A record can be viewed as the computer analog of a mathematical tuple. In the same vein, a record type can be viewed as the computer language analog of the Cartesian product of two or more mathematical sets, or the implementation of an abstract product type in a specific language.

  1. Felleisen et al., How To Design Programs, MIT Press, 2001


  1. International Foundation for Information Technology, The (2010). "Definition of Record". International Foundation for Information Technology, The. http://www.if4it.com/SYNTHESIZED/GLOSSARY/R/Record.html. Retrieved September 2013. 
  2. ARMA International. "Glossary of Records and Information Management Terms, 3rd Edition". ARMA International. http://archive.arma.org/standards/glossaryw2/index.cfm?id_term=369. Retrieved September 2013. 

2009?

    • A concept about which data are to be stored in a database.
    • Representation of facts, concepts, or instructions in a formalized manner suitable for communication, interpretation or processing by humans or automatic means.
    • An instance of an entity type is data about one specific thing. E.g. a specific customer
    • Object: A fundamental element of a conceptual representation that reflects the "real world" at levels of abstraction and resolution appropriate for interoperability.
    • For any given value of time, the state of an object is defined as the enumeration of all its attribute values.
    • Anything that exists in storage and on which operations can be performed. Examples include files, programs, and arrays.
    • A Data Object is any persistent entity within a relational database that is exposed to the applications as an object. An example is a row within the "users" table.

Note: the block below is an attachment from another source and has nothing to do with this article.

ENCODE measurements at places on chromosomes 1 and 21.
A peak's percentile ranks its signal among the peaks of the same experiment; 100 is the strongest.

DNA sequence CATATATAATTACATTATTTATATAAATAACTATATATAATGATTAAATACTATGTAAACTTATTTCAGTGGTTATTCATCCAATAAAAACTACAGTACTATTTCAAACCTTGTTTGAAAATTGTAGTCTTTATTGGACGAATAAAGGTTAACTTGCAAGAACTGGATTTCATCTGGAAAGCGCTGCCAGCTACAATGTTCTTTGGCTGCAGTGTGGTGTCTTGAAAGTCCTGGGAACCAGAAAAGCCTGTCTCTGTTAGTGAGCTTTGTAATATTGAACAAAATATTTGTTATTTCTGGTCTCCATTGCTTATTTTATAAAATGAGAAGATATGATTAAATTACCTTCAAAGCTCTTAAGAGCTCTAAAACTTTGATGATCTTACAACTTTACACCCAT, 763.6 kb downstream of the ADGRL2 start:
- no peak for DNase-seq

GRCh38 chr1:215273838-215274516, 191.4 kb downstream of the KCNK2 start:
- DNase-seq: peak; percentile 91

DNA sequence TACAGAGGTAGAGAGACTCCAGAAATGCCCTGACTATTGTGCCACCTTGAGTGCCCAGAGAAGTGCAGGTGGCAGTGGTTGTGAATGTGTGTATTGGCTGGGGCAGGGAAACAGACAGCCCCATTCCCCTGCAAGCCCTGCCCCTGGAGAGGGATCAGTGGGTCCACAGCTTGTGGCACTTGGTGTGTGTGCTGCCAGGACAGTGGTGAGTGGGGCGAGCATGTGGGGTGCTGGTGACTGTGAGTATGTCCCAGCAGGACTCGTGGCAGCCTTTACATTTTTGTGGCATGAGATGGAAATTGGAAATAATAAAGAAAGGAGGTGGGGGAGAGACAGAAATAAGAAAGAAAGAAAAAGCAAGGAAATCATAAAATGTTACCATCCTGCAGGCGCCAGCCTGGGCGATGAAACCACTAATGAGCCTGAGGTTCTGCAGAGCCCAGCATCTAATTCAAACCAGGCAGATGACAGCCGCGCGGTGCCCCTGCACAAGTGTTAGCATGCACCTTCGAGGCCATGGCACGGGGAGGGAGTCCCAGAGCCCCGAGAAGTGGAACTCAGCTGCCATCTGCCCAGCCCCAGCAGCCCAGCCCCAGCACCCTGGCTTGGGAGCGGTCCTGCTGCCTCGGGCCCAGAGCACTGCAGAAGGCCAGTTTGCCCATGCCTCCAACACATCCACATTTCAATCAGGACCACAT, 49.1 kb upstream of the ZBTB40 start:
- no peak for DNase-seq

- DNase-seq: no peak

• Data Object: Basic definition of the Data Element. Set of ideas, abstractions, or things that can be identified with explicit business meaning
    • In a non-relational database system, a record is an entry in a file, consisting of individual elements of information, which together provide full details about an aspect of the information needed by the system. Individual elements are held in fields and all records are held in files.
    • In a relational system, record is an alternate word for row.
    • An instance of data in a table, a record is a collection of all the facts related to one physical or conceptual entity; often referring to a single object or person, usually represented as a row of data in a table, and sometimes referred to as a tuple in some, particularly older, database management systems.

2008

2005

2000

1996

  • (Wall et al., 1996) ⇒ Larry Wall, Tom Christiansen, and Randal L. Schwartz. (1996). “Programming Perl, 2nd edition." O'Reilly. ISBN:1565921496
    • record: A set of related data values in a file or stream, often associated with a unique key field. In UNIX, often commensurate with a line, or a blank-line-delimited set of lines (a "paragraph"). Each line of the /etc/passwd file is a record, keyed on login name, containing information about that user.
    • tuple: In the lingo of relational databases, a record or line containing fields. See relation.